Here lies Syria’s tragic recent past, and a desirable future of peace and prosperity.

Advisory Board Co-chair Honoris Causa Professor Giancarlo Elia Valori is an eminent Italian economist and businessman. He holds prestigious academic distinctions and national orders. Mr. Valori has lectured on international affairs and economics at the world’s leading universities such as Peking University, the Hebrew University of Jerusalem and the Yeshiva University in New York. He currently chairs “International World Group”, he is also the honorary president of Huawei Italy, economic adviser to the Chinese giant HNA Group. In 1992 he was appointed Officier de la Légion d’Honneur de la République Francaise, with this motivation: “A man who can see across borders to understand the world” and in 2002 he received the title “Honorable” of the Académie des Sciences de l’Institut de France. “

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Middle East

International Solidarity Day with the people of Palestine



Since 1948, the people of Palestine were suffering due to Israeli oppression and aggression. Despite several resolutions on Palestine passed by the United Nation, Israel has not implemented either of them. Despite the struggle from all peace-loving nations, in various forms, the Palestinian people have not yet been given the right of self-determination, or self-rule, and are yet, forced to leave their land, homes and stay in refugee camps or migrate to foreign countries to live a miserable life. After failure from all aspects, the United Nations desp[erately declared to mark International Day of Solidarity with the Palestinian People.

In 1977, the General Assembly called for the annual observance of 29 November as the International Day of Solidarity with the Palestinian People (resolution 32/40 B). On that day, in 1947, the Assembly adopted the resolution on the partition of Palestine (resolution 181 (II))

In resolution 60/37 of 1 December 2005, the Assembly requested the Committee on the Exercise of the Inalienable Rights of the Palestinian People and the Division for Palestinian Rights, as part of the observance of the International Day of Solidarity with the Palestinian People on 29 November, to continue to organize an annual exhibit on Palestinian rights or a cultural event in cooperation with the Permanent Observer Mission of Palestine to the UN.

The resolution on the observance of the International Day of Solidarity with the Palestinian People also encourages the Member States to continue to give the widest support and publicity to the observance of the Day of Solidarity.

The government and the people of Pakistan join the world community in observing the International Day of Solidarity with the Palestinian People (29 November).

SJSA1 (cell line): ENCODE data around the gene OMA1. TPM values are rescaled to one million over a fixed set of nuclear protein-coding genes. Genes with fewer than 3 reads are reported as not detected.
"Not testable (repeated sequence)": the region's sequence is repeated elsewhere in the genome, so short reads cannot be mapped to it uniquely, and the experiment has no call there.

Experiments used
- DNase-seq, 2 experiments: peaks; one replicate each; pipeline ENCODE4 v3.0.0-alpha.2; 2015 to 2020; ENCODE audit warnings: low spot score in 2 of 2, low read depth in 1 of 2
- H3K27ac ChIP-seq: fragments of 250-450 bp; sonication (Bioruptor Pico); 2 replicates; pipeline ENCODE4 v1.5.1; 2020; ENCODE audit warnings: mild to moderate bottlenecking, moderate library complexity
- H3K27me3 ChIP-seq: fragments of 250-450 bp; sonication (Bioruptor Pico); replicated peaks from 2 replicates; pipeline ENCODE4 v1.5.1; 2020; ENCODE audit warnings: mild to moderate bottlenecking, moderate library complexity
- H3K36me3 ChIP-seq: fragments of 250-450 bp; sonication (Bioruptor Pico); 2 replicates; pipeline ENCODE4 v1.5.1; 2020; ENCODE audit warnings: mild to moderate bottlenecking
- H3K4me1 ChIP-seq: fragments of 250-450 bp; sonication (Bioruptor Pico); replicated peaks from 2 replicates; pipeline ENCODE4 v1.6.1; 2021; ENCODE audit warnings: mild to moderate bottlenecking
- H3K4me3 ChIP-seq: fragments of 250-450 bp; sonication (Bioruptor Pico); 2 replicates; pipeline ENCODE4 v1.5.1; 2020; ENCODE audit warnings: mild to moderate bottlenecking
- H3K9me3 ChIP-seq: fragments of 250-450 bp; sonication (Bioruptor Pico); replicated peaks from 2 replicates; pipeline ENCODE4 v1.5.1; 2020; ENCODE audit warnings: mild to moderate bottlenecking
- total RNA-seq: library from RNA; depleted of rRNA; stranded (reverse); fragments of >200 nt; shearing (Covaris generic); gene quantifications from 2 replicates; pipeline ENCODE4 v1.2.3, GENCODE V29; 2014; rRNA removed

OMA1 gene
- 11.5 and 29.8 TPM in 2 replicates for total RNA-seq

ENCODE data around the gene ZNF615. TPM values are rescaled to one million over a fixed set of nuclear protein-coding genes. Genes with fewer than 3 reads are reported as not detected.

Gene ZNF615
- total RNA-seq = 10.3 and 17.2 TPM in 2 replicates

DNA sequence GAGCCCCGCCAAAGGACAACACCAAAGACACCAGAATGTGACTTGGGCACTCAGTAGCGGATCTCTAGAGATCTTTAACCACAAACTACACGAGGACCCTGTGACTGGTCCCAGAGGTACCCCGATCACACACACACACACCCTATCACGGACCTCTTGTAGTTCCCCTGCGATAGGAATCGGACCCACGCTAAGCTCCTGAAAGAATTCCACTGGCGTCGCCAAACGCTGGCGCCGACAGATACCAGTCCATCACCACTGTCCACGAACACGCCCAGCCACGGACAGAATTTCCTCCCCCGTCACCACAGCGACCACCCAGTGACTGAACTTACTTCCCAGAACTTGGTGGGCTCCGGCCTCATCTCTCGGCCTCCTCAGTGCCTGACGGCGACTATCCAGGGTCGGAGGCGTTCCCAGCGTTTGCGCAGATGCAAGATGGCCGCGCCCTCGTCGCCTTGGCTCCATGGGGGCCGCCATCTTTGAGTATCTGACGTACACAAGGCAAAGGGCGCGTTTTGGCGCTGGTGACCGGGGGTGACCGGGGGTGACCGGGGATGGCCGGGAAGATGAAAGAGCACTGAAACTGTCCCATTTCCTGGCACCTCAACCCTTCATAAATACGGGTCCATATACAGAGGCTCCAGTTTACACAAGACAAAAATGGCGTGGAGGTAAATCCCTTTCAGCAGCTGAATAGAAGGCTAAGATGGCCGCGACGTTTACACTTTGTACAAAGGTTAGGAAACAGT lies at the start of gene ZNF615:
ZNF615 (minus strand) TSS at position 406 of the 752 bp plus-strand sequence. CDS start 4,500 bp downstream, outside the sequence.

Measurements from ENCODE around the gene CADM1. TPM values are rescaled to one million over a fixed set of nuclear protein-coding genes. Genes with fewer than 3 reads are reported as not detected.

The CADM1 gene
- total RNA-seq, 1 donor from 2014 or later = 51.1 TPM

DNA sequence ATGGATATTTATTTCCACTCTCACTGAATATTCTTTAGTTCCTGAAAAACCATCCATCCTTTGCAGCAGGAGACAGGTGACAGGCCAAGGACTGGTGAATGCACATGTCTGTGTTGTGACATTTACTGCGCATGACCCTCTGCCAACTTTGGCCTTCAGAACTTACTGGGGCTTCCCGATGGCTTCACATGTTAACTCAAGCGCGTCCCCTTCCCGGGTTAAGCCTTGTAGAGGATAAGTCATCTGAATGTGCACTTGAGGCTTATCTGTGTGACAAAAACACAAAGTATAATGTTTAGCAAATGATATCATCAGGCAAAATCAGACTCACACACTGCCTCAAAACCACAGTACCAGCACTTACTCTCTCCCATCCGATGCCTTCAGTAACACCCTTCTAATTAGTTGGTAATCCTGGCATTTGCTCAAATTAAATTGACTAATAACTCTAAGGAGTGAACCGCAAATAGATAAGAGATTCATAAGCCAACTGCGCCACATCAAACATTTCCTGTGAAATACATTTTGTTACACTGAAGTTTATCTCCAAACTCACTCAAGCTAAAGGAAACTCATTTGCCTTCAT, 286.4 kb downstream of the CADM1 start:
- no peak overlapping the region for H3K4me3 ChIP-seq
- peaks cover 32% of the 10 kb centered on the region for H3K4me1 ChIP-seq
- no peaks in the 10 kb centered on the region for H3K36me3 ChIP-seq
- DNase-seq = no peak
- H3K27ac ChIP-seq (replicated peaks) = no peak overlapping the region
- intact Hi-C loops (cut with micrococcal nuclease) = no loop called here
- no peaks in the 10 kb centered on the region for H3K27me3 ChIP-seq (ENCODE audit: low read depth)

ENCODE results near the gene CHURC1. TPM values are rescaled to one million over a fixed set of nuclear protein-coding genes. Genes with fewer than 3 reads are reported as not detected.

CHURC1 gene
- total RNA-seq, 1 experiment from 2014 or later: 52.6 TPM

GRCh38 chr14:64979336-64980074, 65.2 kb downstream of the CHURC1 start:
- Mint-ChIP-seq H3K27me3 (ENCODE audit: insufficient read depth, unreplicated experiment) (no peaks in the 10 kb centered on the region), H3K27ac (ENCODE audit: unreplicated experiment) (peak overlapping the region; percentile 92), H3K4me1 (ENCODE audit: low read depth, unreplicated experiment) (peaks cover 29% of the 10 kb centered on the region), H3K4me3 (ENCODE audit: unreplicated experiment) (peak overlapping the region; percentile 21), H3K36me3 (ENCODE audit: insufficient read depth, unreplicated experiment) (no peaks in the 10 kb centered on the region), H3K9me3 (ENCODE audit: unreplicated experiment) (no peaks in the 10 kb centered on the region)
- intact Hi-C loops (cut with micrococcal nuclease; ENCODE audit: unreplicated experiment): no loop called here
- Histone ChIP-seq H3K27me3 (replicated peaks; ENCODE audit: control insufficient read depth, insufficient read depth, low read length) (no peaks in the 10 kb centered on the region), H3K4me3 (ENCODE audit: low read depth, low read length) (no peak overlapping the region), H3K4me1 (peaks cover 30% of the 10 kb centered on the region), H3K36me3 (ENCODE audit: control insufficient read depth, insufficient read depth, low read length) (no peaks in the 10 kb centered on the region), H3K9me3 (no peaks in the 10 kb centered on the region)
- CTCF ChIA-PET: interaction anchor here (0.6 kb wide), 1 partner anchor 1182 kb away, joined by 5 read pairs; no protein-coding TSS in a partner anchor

The commemoration of this day is a reminder to the international community that the question of Palestine remains unresolved and the Palestinian people are yet to realize their inalienable right to self-determination as provided in various resolutions of the United Nations. It is also an occasion to reiterate our support and solidarity for the Palestinian people who continue to wage a just struggle against the illegal and brutal occupation.

On this day, Pakistan reaffirms its consistent and unstinted support for the Palestinian people and the Palestinian cause, which has always been a defining principle of Pakistan’s foreign policy.

The international community must shoulder its responsibility to protect the lives and fundamental rights of the Palestinian people, and play its rightful role in promoting a just and lasting resolution of the Palestinian question per international legitimacy in the interest of durable peace and stability in the Middle East. The international community should also ensure accountability for the widespread violations of international human rights and humanitarian law in the occupied territories.

We renew our call on this day for a viable, independent, and contiguous Palestinian State, with pre-1967 borders, and Al-Quds Al-Sharif as its capital being the only just, comprehensive and lasting solution of the Palestinian question, under the relevant United Nations and OIC resolutions.

The purpose of marking this day is to remind the whole world that the people of Palestine deserve your attention and your time to think about their sufferings. It is to remind that the whole world should understand the issue and try their best to solve it according to the UN resolutions. Those who believe in justice, may raise their voice in favor of the Palestinian people and condemn Israeli barbarism and atrocities. This Day invites all of you to join the [peaceful struggle of Palestinian people for their legitimate rights. Irrespective of your profession, social status, or your religion or race, you may support the Palestinian cause for justice on humanitarian grounds and keep your struggle till the people of Palestine gets their legitimate status and rights on equal footings according to the UN resolutions.

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Middle East

Israel-Palestine: Risk of ‘deadly escalation’ in violence, without decisive action



photo: UNOCHA/Mohammad Libed

With violence continuing daily throughout the Occupied Palestinian Territory, the Special Coordinator for the Middle East Peace Process urged the Security Council on Tuesday to adopt a more coordinated approach to the region.  

Tor Wennesland told Council Members that “recent developments on the ground are worrying”, pointing out the situation in the West Bank and Gaza and the challenges faced by the Palestinian Authority.